14 Places In Your Home You Are Forgetting To Dust

Most of us have one household chore we particularly dislike. Unfortunately, we're betting that for many, that chore would be dusting, likely because there never seems to be an end to the amount of dust that can — and does — accumulate in our homes.

Per The Washington Post, we can thank ourselves and our environment for all that dust. Some of it comes from our skin, hair, and clothing; some comes from the outside world that we can't keep out — including soil and pollen. And whether we like it or not, ignoring dust isn't going to make it go away. In fact, it could actually make us sick because it triggers allergies with symptoms that include coughing, sneezing, and red, irritated eyes, per Sparkle and Shine. And while we may be good at dusting, there may still be a few areas you're overlooking. This will likely explain why even a good, regular cleaning session may not be doing much to relieve your allergy symptoms.

Ceiling fans

Cleaning your ceiling fans is essential because their blades can pick up dust. This occurs mainly when the fan is idle, and once someone switches on the ceiling fan, the dust will go for a spin and spread around the entire room. 

Light fixtures

If your room looks dimmer and smaller than usual, it's likely because your bulbs and light fixtures are covered in dust and grime. 

Light switches

Hawk Hill warns that dust and grime can accumulate, not only on light switches but also in crevices around them. This will leave your switches looking grimy and dingy — and it could also make your home look older than it is.

Ceiling vents

Like ceiling fans, vent covers can attract and trap dust bunnies and may even take a profound toll on your HVAC system. Also, having dusty vents is bound to trigger allergies and other respiratory problems too!

Behind appliances

McCombs Supply Co. warns that dust can accumulate in areas you cannot see, including behind and underneath appliances like your refrigerator. Getting behind and underneath these areas is especially important since these spaces attract mold and insects like ants or cockroaches.

Door frames

We may open and close our doors regularly, but we hardly pay attention to the frames in which our doors are nestled. Therefore, dusting the tops of doors is vital to keep the area cobweb-free.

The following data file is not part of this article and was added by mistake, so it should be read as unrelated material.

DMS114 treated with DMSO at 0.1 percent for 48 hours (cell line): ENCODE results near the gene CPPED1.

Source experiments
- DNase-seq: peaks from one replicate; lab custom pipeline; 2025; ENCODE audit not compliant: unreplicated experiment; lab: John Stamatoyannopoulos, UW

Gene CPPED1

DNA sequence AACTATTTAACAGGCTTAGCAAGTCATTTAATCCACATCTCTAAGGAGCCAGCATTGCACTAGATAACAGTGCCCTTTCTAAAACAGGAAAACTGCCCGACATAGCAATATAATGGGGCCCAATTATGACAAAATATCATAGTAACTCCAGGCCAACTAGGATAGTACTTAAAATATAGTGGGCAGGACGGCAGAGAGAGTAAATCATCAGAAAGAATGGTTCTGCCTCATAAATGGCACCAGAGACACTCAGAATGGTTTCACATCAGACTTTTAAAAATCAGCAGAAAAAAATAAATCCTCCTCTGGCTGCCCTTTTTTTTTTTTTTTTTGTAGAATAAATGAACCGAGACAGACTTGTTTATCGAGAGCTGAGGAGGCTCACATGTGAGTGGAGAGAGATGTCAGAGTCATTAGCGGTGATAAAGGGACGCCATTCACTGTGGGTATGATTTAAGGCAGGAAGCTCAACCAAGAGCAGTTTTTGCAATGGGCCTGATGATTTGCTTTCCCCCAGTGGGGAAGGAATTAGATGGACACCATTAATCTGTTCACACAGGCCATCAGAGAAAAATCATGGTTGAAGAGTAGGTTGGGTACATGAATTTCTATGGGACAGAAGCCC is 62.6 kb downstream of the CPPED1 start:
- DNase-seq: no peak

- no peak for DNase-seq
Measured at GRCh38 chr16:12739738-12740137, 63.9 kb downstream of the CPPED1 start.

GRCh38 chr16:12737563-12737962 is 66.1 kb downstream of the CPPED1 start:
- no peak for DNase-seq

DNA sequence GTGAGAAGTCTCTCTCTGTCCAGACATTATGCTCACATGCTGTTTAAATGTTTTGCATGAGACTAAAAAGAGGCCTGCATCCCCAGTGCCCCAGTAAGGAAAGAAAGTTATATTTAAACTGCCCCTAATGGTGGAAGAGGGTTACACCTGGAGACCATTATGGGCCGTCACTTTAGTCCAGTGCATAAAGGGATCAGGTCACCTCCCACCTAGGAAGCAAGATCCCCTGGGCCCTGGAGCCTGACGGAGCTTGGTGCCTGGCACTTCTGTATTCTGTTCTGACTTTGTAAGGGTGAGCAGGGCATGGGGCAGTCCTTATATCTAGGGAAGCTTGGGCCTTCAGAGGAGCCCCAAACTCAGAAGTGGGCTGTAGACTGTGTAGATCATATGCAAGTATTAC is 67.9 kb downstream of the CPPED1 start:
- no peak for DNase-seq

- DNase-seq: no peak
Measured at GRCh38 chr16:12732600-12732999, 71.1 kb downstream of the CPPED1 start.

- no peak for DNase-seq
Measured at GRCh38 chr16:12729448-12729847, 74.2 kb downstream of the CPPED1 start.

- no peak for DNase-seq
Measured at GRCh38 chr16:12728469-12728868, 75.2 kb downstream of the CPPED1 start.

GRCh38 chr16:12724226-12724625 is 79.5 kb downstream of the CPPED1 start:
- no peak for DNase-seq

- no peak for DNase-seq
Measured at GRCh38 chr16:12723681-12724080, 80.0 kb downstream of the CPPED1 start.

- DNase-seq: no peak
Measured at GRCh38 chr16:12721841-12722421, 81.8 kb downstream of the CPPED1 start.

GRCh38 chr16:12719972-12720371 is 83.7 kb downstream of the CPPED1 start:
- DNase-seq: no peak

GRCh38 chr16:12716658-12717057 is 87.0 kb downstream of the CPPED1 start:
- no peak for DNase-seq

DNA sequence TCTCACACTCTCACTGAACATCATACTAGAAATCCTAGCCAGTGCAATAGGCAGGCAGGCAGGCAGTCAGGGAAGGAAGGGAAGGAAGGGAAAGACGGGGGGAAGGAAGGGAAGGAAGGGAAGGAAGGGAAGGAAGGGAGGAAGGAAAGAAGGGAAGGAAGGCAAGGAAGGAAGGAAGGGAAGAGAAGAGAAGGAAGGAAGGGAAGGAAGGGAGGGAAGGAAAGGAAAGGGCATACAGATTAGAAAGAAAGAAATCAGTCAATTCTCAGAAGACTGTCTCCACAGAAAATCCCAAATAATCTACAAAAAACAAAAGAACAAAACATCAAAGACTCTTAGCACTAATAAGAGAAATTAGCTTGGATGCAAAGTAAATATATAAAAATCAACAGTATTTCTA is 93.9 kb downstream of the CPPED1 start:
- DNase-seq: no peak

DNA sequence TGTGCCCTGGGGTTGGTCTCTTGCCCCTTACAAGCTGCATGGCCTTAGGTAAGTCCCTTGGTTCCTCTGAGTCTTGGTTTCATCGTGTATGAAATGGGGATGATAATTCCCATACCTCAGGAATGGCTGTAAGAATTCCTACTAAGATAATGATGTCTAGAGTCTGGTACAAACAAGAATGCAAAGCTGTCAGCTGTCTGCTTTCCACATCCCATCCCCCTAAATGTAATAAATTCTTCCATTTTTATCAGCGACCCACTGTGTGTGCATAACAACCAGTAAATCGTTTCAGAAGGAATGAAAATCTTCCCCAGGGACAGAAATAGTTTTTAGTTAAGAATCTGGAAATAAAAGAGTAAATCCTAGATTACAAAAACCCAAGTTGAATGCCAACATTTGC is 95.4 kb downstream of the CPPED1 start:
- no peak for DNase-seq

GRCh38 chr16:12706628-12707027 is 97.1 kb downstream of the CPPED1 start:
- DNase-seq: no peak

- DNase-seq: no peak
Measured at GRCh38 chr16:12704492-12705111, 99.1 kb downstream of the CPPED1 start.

Cabinets are dust magnets no matter what part of your home they happen to be in. And because dust also attracts germs which can cause infections and respiratory diseases, it's essential to keep it from gathering in places where you least expect it.


Because baseboards are filled with grooves and crevices, they are particularly efficient at gathering dust. Going over your baseboards with a dryer sheet will not only help keep your wall looking spiffy, but it will also keep dust bunnies away too!


Gisela Gomez of Hospitality Staffing Solutions tells The Washington Post that it wouldn't be a stretch to describe room corners as among the dustiest spots in the house because they are good at attracting their share of dust bunnies. She advises attacking corners with a vacuum cleaner.

Underneath rugs

Carpets hold a large capacity of dust and grime, which will eventually make their way to the floor underneath. Even if it's out of sight, that dust will cause as much respiratory trouble as dust in open areas.

On top of electronics

Just because they are electronic devices doesn't mean they are impervious to dust. And once the dust settles — literally –  Dust Commander warns you'd likely see a host of problems including overheating, moisture, and appliances that could end up being difficult to fix in the long run.


Like furniture, plants have the unfortunate habit of attracting dust. Getting rid of that filthy layer helps plants do what they need to, like making their food via photosynthesis or repelling creepy crawlies.

Window treatments

If your dusting routine doesn't begin with dusting your shutters, blinds, and curtains, it's time to change that. Gotcha Covered says window treatments can attract the same problematic allergens you might find outside — including dirt, dust, and pollen — and trap them in your home.

Under your bed

The area under your bed can trap everything from dust to hair, and even dead bugs. Once all this happens, the space beneath your sanctuary could also become ground zero for pathogens.